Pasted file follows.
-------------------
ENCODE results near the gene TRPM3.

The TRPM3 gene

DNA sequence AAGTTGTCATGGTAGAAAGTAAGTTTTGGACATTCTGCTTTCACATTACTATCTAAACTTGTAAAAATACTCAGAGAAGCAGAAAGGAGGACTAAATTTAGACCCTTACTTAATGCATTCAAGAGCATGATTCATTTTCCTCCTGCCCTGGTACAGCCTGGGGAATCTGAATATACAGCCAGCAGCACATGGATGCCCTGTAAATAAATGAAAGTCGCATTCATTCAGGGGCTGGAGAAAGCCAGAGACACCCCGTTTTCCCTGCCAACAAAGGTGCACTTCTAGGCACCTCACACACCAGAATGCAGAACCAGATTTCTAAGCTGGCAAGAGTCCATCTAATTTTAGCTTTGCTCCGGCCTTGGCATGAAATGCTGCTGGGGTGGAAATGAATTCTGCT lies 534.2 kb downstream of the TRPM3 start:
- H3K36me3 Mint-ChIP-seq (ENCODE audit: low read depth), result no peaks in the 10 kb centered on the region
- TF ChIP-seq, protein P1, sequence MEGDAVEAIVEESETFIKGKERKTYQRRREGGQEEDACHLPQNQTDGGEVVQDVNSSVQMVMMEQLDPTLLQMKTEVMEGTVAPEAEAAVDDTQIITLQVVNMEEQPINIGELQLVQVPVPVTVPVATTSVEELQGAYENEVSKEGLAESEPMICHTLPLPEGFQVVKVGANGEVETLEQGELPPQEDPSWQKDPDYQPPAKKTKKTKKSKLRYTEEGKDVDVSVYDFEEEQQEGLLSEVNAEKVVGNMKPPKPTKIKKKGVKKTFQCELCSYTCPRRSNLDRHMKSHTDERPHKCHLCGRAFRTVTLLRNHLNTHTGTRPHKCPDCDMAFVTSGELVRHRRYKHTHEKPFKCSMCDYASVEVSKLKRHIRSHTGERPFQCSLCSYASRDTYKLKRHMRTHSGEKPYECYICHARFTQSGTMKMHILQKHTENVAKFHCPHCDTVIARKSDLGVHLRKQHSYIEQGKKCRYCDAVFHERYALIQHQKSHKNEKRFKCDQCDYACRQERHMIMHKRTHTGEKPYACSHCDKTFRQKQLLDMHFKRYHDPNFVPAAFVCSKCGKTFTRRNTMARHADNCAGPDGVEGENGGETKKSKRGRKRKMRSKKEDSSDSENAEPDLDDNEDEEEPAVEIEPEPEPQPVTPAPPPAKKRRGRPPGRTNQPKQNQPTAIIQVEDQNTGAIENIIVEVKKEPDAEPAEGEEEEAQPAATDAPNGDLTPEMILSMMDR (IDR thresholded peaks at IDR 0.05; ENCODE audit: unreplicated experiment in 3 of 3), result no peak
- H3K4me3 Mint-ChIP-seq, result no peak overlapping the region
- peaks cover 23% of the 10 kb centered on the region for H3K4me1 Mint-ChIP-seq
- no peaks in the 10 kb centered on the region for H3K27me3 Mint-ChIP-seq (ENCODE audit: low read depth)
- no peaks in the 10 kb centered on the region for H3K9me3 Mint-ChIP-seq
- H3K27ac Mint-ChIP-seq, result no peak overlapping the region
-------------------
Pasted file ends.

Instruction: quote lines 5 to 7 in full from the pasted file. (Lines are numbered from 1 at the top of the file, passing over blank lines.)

- TF ChIP-seq, protein P1, sequence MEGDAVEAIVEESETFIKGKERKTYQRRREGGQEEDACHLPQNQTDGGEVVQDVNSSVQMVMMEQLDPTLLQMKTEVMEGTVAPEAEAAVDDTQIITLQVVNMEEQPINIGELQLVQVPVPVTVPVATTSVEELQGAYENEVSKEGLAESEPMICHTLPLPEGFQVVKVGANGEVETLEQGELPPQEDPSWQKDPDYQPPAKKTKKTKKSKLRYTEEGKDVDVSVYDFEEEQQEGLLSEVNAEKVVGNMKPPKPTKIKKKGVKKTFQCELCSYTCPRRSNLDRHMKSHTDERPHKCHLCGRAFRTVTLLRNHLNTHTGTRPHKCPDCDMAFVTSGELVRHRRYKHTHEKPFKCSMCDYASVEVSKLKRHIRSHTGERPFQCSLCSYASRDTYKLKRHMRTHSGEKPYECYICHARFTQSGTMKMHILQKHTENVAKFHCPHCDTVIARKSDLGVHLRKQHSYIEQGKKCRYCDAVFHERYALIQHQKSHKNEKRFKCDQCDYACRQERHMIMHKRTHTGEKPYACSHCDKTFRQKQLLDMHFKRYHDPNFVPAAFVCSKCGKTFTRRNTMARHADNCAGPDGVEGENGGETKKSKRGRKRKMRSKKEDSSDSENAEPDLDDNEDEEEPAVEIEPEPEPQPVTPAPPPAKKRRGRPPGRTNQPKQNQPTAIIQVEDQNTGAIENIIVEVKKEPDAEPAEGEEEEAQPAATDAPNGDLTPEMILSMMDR (IDR thresholded peaks at IDR 0.05; ENCODE audit: unreplicated experiment in 3 of 3), result no peak
- H3K4me3 Mint-ChIP-seq, result no peak overlapping the region
- peaks cover 23% of the 10 kb centered on the region for H3K4me1 Mint-ChIP-seq